Rating: 5 of 5 Stars! [5 of 5 Stars!]

It had to happen!




Thanks to Volker...

Although, at Sony have had the good sense to now pull all the Rootkit DRM-protected CDs, a "sorry" would still be welcome though...

Wednesday, November 02, 2005

BirdFlu epidemic hits Paris

As the owner of 4 chickens, I was starting to worry about BirdFlu, but maybe it does have some positives!

Tuesday, November 01, 2005

The Web - can we ever escape it?

From The Register:

Opera is to supply its browser for the TopSeries in-flight entertainment system Thales sells to operators of the larger Boeing and Airbus planes. So next time you are browsing the web at 30,000 feet, you know who to thank.

The company says its browser was selected because it can be deployed easily in so many languages, including Arabic. Opera describes this as its "internationalization features" (don't ask us), and notes that this includes support for bi-directional scripts.

Brad Foreman Thales' VP of in-flight entertainment systems said: "The Opera product is an excellent fit to our system architecture. It provides the flexibility and utility that our customers are asking for."

So, not content with most of us spending our working lives (and increasingly our leisure time too) staring at a web browser logo spinning whilst waiting for more pointless images to download (excluding this page, of course), now we can do it whilst travelling too! Sometimes technology moves faster than it needs to I feel!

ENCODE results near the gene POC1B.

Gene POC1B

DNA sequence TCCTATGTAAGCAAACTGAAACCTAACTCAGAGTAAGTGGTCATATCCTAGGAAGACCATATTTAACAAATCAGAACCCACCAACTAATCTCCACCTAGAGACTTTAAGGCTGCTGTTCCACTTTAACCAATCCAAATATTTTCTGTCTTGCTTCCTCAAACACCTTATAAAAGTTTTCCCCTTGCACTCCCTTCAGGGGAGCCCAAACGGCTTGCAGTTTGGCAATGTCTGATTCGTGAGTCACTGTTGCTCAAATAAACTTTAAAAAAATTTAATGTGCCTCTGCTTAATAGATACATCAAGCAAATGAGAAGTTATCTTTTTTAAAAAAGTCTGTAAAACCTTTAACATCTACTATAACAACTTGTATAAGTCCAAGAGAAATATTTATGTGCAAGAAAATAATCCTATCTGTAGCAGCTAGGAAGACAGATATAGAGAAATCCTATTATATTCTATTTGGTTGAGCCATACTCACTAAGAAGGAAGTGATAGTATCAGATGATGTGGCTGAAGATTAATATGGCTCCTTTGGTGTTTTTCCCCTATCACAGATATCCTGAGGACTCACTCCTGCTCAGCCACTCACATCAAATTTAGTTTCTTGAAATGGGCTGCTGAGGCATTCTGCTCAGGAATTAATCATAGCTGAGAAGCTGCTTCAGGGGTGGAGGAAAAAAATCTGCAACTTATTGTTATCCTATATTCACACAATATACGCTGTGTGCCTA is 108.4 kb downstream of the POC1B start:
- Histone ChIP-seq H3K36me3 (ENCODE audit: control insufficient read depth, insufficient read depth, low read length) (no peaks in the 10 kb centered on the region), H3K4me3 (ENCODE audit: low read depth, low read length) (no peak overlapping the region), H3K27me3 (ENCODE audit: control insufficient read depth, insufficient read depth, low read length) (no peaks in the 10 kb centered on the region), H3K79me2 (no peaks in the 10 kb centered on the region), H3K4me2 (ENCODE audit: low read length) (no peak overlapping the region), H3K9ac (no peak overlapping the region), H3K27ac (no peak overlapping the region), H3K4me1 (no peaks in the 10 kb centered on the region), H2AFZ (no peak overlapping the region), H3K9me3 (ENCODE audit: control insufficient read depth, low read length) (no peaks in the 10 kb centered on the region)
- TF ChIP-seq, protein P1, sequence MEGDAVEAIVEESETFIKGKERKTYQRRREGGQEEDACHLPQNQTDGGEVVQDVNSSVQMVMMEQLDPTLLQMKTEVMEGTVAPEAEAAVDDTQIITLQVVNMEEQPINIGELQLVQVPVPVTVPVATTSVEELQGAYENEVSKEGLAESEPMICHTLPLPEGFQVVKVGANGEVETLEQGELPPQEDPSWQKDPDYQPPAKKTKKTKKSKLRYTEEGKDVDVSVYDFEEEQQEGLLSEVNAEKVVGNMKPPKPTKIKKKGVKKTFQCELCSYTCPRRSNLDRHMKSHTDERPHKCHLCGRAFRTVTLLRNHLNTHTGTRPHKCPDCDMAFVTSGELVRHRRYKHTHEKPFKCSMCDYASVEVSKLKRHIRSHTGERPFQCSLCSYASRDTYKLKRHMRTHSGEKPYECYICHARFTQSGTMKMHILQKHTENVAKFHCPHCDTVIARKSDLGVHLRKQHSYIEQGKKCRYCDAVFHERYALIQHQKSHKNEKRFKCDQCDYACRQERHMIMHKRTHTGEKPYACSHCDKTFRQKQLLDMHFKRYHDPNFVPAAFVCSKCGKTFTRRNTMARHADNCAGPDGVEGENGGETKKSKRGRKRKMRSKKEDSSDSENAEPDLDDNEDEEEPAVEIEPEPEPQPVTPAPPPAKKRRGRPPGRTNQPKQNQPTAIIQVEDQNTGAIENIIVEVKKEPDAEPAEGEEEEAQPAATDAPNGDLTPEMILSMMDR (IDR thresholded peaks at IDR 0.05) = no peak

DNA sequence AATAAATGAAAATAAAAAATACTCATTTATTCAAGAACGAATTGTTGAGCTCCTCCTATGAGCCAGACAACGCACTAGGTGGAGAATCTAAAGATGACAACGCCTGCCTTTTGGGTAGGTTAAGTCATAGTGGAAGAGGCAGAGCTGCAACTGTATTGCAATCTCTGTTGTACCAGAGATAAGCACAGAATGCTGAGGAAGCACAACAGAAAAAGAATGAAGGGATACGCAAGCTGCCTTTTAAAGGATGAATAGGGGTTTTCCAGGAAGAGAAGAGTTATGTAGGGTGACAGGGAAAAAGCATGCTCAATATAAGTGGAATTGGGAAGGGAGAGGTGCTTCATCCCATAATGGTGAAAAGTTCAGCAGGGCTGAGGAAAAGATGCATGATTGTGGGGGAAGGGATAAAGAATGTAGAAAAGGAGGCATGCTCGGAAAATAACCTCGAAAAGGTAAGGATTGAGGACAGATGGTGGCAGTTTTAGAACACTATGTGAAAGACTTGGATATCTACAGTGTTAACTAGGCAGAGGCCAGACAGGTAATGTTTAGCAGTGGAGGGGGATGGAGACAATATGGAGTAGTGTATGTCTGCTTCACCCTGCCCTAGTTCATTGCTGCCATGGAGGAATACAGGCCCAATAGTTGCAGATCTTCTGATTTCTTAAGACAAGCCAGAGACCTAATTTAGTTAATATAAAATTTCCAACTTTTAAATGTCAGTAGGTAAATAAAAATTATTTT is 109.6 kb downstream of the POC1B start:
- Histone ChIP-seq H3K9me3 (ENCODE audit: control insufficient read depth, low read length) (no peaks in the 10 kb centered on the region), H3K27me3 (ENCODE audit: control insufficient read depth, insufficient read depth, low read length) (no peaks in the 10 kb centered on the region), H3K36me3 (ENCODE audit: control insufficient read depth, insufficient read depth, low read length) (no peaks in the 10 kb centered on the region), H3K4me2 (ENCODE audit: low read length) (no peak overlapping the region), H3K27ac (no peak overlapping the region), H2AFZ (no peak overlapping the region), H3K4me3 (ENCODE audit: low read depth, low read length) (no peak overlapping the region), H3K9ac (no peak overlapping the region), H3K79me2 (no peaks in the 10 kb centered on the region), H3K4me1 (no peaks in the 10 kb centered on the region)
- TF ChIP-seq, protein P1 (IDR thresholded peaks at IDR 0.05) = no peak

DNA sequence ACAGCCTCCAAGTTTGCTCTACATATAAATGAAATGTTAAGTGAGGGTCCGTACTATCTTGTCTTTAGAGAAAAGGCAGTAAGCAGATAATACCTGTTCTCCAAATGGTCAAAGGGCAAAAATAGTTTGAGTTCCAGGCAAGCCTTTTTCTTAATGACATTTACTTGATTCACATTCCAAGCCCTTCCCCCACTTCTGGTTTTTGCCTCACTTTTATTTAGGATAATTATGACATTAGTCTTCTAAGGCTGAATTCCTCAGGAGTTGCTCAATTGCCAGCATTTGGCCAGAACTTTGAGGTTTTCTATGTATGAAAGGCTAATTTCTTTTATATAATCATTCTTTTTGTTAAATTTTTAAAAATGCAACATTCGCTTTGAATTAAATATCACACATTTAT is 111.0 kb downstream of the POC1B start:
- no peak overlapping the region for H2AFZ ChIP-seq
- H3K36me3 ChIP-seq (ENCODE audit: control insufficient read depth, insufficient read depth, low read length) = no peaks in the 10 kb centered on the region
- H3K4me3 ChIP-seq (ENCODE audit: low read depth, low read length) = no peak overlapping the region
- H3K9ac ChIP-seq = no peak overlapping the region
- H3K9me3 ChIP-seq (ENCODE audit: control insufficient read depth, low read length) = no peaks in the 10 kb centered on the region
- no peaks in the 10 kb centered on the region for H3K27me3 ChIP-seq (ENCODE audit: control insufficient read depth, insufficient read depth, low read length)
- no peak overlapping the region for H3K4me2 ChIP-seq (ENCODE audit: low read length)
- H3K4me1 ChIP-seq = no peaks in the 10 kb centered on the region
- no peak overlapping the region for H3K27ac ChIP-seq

Garmin Nuvi - the perfect travel companion?

Nuvi1Nuvi3



These lovely new SatNav units came into our sticky paws today - the Garmin Nuvi 300 and 350.

In many ways, they appear to be a perfect gift or purchase for the travelling businessman. Combining the now standard SatNav features such as importable POIs (Camera locations anyone?), WAAS GPS accuracy and the new SiRFStar III chipset (giving improved GPS signal in most conditions), the Nuvi adds great new ideas such as MP3 player, picture viewer, and audio book player. However, for me, where it really scores is by integrating features that travellers have always needed - world clock with alarm, optional language converter and currency conversion.

Therefore, this really does seems to be a great travel companion. Now, you're probably thinking, my PDA could do all that so what's the big deal? Well, where I've always felt that dedicated transferable SatNav has scored over PDA-based solutions is in making them intuitive, efficient and fool-proof to use. I wouldn't feel comfortable giving a PDA and bluetooth GPS receiver plus assorted cradles and cables to one of the more senior members of my family, as I just know I would be getting the support calls for weeks... Whereas, the Tomtoms and Garmins of this world are succeeding in making the devices truly user-friendly.

In my opinion the Nuvi is one of the sexiest of the devices available today, with beautiful styling and very classy build. With the TMC traffic-avoidance module optional on the 350, it really does make a compelling story.